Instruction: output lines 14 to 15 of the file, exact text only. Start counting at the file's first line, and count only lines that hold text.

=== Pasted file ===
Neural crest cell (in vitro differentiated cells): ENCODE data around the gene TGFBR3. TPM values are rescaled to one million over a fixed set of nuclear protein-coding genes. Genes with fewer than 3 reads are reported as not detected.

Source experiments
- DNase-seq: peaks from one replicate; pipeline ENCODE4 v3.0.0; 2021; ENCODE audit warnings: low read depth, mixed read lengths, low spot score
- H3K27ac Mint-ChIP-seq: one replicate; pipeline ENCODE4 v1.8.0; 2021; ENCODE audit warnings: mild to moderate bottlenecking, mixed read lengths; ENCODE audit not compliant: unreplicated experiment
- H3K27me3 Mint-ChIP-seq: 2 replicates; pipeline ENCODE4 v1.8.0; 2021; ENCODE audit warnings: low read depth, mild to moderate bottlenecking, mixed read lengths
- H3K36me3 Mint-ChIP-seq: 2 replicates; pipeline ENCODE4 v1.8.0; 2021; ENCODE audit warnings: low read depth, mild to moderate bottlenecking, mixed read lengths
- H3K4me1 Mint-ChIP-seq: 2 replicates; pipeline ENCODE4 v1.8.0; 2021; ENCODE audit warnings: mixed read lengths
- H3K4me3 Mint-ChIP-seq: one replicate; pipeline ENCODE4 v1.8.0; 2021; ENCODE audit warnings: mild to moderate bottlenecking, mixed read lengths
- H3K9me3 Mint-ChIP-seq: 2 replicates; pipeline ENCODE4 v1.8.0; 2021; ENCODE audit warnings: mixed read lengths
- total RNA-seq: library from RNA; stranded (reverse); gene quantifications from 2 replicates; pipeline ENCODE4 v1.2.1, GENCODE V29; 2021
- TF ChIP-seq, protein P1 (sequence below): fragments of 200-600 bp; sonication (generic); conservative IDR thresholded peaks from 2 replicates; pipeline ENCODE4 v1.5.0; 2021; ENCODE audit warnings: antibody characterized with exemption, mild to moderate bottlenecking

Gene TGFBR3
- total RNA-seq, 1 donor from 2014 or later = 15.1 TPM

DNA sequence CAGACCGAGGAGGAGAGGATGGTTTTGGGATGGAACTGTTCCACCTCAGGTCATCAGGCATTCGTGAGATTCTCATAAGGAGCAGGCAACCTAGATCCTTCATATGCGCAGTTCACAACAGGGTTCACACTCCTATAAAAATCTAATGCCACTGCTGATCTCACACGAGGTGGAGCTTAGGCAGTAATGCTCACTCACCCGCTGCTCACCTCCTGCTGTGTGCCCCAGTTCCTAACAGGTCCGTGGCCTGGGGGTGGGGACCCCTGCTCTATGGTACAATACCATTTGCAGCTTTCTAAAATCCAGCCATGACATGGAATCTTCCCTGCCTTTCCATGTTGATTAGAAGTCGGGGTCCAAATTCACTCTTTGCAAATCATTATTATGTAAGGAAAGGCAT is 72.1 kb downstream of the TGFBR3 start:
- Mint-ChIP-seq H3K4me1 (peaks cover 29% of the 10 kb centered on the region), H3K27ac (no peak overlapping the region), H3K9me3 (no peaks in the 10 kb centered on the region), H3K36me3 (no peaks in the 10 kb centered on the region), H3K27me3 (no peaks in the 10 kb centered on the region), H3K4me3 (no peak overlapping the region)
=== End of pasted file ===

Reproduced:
DNA sequence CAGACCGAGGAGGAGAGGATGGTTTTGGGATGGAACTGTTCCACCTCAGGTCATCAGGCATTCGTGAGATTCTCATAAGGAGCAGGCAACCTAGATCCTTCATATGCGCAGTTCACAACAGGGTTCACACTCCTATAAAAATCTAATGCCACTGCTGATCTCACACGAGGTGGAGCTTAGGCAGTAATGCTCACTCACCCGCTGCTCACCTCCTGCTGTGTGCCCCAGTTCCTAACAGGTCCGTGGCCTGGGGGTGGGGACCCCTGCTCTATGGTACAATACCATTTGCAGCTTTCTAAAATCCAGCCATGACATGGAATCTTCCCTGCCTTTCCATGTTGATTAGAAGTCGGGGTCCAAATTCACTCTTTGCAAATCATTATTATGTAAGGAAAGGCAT is 72.1 kb downstream of the TGFBR3 start:
- Mint-ChIP-seq H3K4me1 (peaks cover 29% of the 10 kb centered on the region), H3K27ac (no peak overlapping the region), H3K9me3 (no peaks in the 10 kb centered on the region), H3K36me3 (no peaks in the 10 kb centered on the region), H3K27me3 (no peaks in the 10 kb centered on the region), H3K4me3 (no peak overlapping the region)